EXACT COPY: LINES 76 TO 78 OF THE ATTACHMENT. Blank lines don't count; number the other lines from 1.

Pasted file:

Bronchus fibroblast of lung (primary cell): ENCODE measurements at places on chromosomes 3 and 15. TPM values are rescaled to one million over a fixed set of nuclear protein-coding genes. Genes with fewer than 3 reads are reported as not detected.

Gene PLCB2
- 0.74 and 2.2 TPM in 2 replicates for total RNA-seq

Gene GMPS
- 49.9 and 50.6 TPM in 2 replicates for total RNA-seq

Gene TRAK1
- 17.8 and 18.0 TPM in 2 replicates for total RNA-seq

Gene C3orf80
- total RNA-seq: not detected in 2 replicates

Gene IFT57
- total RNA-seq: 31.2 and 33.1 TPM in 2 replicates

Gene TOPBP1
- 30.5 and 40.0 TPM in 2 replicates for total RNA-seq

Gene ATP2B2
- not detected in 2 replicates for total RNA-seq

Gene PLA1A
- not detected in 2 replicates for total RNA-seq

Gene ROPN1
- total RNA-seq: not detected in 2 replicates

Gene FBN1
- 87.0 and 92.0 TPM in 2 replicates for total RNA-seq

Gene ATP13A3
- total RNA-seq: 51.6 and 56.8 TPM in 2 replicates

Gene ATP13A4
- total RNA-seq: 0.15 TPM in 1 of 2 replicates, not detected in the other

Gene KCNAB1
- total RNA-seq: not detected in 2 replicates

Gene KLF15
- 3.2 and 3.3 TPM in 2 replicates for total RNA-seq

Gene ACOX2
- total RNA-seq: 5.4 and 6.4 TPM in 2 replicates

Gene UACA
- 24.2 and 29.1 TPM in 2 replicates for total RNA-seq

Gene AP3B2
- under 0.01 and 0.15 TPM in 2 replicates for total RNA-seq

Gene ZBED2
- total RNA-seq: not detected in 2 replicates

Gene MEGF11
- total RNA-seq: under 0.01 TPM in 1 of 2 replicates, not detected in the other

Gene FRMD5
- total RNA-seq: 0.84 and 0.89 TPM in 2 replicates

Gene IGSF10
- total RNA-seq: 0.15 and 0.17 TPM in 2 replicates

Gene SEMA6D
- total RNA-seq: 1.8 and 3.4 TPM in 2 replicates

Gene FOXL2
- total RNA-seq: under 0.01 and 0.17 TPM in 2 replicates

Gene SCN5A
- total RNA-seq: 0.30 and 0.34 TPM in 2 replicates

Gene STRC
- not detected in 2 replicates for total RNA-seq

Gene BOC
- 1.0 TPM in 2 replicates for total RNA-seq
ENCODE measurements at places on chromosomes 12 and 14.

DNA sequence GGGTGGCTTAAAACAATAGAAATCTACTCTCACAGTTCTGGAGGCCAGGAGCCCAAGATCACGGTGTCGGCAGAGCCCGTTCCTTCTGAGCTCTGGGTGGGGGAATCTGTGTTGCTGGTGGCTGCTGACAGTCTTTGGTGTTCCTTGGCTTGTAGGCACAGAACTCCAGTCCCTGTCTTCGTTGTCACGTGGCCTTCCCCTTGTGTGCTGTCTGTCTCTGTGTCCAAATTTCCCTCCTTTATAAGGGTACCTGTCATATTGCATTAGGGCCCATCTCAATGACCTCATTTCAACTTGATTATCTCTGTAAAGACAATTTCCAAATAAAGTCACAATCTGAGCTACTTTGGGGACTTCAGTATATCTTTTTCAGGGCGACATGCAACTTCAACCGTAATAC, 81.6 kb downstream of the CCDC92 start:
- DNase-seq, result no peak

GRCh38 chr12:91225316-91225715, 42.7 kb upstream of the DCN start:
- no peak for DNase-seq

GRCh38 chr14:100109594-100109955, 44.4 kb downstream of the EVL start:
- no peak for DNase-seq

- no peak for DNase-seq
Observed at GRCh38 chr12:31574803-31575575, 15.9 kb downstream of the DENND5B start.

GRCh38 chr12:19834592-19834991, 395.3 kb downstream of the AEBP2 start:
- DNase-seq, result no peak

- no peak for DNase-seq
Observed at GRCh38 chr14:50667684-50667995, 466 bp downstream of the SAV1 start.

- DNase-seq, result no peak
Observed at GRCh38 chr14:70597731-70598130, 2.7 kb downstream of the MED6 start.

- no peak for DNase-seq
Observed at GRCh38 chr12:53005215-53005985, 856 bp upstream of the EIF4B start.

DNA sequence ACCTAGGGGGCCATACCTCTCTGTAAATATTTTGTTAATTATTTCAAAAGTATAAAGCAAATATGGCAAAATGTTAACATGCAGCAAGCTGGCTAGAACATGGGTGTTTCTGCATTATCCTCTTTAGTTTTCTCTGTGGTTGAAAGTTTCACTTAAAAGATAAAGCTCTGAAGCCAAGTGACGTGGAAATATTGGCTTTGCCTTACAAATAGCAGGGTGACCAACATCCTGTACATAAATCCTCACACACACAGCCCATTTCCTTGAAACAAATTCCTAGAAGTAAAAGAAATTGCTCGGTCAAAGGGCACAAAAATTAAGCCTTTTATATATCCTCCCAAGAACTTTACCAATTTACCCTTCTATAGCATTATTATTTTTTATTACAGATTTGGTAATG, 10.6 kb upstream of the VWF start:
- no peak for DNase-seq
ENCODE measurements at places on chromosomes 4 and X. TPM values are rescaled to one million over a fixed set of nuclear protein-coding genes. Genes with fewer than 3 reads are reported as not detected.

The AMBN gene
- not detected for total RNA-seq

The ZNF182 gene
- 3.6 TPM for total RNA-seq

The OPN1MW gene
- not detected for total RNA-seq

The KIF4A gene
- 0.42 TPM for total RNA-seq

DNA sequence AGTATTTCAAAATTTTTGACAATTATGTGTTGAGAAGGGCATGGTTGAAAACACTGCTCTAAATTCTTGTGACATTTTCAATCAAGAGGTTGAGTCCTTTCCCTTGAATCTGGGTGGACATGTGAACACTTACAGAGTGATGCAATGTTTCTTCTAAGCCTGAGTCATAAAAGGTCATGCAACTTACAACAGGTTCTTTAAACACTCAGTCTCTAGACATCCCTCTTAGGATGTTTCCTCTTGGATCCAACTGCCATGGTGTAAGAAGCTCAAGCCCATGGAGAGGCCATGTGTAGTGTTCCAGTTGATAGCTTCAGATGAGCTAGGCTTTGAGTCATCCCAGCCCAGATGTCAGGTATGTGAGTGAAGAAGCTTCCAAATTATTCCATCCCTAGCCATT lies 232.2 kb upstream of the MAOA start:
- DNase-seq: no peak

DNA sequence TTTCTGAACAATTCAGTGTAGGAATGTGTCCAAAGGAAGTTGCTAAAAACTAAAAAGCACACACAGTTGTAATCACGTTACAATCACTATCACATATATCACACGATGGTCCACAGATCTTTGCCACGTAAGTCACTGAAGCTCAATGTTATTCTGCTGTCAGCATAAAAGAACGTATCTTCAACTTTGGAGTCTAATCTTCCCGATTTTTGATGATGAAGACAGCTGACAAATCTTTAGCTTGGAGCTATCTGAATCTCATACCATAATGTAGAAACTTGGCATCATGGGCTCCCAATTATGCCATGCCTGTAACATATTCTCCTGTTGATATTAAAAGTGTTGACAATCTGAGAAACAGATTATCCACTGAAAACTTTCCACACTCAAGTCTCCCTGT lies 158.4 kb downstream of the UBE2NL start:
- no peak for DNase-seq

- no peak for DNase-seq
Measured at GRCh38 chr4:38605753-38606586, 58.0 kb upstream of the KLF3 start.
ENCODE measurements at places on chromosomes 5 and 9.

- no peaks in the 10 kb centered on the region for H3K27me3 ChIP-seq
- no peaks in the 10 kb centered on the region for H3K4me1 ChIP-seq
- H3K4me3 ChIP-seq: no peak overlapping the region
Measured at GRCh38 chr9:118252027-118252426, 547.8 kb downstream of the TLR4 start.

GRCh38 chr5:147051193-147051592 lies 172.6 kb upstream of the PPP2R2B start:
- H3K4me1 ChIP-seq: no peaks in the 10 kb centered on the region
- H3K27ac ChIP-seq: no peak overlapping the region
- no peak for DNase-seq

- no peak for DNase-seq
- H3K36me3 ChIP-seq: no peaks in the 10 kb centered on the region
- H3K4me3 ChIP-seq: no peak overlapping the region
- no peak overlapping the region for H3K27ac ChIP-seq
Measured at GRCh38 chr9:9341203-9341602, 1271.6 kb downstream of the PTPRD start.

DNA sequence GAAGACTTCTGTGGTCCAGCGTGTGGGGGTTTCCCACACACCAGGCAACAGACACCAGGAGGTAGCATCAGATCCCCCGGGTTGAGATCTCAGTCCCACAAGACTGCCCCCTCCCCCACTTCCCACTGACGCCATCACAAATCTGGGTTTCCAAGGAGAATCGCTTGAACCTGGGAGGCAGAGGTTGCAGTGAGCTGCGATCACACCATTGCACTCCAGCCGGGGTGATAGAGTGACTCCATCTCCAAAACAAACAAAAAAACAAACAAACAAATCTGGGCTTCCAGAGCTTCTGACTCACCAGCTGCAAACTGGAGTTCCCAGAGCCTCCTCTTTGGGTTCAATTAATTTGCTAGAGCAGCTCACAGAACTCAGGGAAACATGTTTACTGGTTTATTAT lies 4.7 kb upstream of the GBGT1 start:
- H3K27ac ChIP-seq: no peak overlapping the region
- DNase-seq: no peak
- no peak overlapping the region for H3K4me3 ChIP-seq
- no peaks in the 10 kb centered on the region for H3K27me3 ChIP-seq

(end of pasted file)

The ZNF182 gene
- 3.6 TPM for total RNA-seq

The OPN1MW gene